• Bell peppers

• Broccoli

• Brussels sprouts

• Cabbage

• Cauliflower

• Celery

• Cucumber

• Eggplant

• Fennel

• Green peas

• Greens (lettuce, spinach, chard, arugula, kale, bok choy, etc.)

• Jicama

• Kohlrabi

• Leeks

• Mushrooms

• Radishes

• Snap peas

• Tomatoes

• Turnips

• Yellow squash

• Zucchini

GET YOUR TASTE BUDS ON TRACK

• Build your plate starting with nonstarchy veggies. Any of the veggies from "The All-You-Can-Eat Buffet" (here) are suggested.

• In the morning, start with protein and fat and avoid sugary foods to stabilize your blood sugar. This can include any of my egg dishes, chia seed pudding (yes, you can have pudding for breakfast), or smoothies made with mostly green veggies and a handful of low-glycemic fruit like berries and apples.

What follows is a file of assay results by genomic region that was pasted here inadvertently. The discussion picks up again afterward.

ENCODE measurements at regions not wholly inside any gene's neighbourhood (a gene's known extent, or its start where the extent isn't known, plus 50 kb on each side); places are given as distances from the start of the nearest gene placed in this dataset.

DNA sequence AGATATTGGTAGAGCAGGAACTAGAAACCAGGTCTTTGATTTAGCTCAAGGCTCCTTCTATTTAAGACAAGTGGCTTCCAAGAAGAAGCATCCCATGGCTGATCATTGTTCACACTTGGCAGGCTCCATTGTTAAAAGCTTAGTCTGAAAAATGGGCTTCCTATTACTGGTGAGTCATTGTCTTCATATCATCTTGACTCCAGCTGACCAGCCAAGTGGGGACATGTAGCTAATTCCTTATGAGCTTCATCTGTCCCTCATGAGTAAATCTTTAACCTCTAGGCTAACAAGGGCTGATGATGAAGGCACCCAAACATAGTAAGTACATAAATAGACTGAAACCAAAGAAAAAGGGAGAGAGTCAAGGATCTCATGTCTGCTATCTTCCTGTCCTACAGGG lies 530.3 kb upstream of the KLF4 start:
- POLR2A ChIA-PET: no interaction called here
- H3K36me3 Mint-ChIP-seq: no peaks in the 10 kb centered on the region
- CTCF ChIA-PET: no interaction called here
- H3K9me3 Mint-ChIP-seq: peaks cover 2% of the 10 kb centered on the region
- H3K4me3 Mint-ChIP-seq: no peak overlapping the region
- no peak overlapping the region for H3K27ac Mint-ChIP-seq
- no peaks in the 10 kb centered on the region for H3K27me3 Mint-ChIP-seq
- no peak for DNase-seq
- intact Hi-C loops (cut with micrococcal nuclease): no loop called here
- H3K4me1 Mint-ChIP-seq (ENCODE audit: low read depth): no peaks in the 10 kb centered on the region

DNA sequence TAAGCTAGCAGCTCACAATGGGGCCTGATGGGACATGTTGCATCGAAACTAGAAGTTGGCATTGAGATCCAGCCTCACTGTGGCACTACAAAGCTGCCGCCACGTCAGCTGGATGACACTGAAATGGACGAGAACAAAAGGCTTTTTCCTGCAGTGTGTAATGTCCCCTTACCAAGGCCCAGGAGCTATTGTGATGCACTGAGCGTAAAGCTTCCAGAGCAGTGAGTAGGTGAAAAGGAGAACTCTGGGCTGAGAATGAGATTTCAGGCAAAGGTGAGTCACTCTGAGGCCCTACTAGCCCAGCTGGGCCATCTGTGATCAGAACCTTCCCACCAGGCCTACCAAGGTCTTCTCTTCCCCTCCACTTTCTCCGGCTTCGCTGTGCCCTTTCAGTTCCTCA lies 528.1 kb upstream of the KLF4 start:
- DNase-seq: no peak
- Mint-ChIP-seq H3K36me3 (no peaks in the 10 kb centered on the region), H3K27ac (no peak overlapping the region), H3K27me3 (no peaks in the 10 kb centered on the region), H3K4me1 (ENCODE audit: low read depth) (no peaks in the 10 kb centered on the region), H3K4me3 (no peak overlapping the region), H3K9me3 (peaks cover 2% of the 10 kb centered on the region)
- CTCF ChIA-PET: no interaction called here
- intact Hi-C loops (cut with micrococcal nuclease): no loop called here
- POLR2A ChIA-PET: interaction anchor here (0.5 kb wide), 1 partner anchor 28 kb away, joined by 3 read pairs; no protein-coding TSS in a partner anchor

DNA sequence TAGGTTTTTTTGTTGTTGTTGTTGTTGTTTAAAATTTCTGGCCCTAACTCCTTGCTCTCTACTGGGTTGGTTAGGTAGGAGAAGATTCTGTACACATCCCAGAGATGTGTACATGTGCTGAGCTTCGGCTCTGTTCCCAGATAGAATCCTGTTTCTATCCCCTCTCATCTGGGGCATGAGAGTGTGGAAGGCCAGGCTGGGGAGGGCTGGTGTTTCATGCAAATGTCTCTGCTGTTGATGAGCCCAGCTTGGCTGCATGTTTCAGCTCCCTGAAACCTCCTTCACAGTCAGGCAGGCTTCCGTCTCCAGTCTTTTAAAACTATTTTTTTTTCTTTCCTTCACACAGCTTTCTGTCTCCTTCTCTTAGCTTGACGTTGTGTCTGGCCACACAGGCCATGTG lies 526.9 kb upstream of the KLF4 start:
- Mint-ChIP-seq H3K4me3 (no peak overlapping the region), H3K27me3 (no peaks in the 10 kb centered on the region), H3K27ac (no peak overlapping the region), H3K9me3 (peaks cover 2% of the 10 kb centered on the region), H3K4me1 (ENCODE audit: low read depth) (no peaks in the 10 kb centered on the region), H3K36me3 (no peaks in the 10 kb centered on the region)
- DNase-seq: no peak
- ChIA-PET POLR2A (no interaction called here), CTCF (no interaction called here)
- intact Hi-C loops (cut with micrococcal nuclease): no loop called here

• Combine protein, fat, and complex carbs in every meal, focusing on bitter, sour, and umami flavors.

• Eat smaller reconditioning meals every three to four hours to keep your energy high, rev your metabolism, and sustain your blood sugar so you never feel hungry. See the Taste Bud Reconditioning Flights (below) for more.

• Enjoy at least one raw or mostly raw meal a day to get the maximum benefit out of your nutrients, enzymes, and probiotics without cooking them off.

• Drink a Real Vitality Tonic once a day after Meal 1 for eight days.

• Drink some Low-Sodium Umami Bone Broth in the mid-afternoon.

• Give your full focus to your food. Sit down, put aside the technology, and eat slowly, tasting every bite. This is your time to fall in love with flavor again.

The Taste Bud Reconditioning Flights